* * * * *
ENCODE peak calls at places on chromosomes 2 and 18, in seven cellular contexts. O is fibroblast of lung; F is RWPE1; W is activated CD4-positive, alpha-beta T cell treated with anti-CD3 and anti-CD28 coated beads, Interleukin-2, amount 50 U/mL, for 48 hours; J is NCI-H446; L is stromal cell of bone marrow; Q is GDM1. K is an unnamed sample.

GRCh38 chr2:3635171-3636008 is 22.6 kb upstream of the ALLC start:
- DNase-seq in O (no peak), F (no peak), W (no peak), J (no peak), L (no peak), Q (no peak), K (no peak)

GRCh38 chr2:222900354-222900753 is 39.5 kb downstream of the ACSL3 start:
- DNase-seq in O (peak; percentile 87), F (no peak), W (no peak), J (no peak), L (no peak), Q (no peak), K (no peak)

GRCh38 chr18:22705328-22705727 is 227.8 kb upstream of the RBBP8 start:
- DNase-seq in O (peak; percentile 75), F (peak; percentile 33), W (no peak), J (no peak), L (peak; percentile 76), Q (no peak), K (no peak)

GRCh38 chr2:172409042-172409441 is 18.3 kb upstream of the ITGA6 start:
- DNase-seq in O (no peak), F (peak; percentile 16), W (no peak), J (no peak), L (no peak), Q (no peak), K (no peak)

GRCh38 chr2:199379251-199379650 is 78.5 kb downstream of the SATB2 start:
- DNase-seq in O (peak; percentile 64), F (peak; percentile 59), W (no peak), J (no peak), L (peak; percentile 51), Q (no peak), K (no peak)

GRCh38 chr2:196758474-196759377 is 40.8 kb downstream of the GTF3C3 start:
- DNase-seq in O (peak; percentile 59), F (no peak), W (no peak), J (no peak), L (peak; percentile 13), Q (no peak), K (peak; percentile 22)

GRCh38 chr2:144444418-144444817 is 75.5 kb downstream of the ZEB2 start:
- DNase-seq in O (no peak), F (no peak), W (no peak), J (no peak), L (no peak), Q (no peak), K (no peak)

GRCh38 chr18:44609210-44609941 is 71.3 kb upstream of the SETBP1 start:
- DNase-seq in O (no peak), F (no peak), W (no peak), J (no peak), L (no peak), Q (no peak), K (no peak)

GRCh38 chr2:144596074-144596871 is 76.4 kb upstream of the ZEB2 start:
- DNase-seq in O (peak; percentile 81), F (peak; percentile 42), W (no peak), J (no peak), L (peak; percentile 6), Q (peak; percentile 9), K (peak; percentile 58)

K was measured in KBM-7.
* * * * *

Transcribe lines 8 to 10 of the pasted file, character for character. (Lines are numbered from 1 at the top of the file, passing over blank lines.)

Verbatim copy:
GRCh38 chr2:172409042-172409441 is 18.3 kb upstream of the ITGA6 start:
- DNase-seq in O (no peak), F (peak; percentile 16), W (no peak), J (no peak), L (no peak), Q (no peak), K (no peak)

GRCh38 chr2:199379251-199379650 is 78.5 kb downstream of the SATB2 start: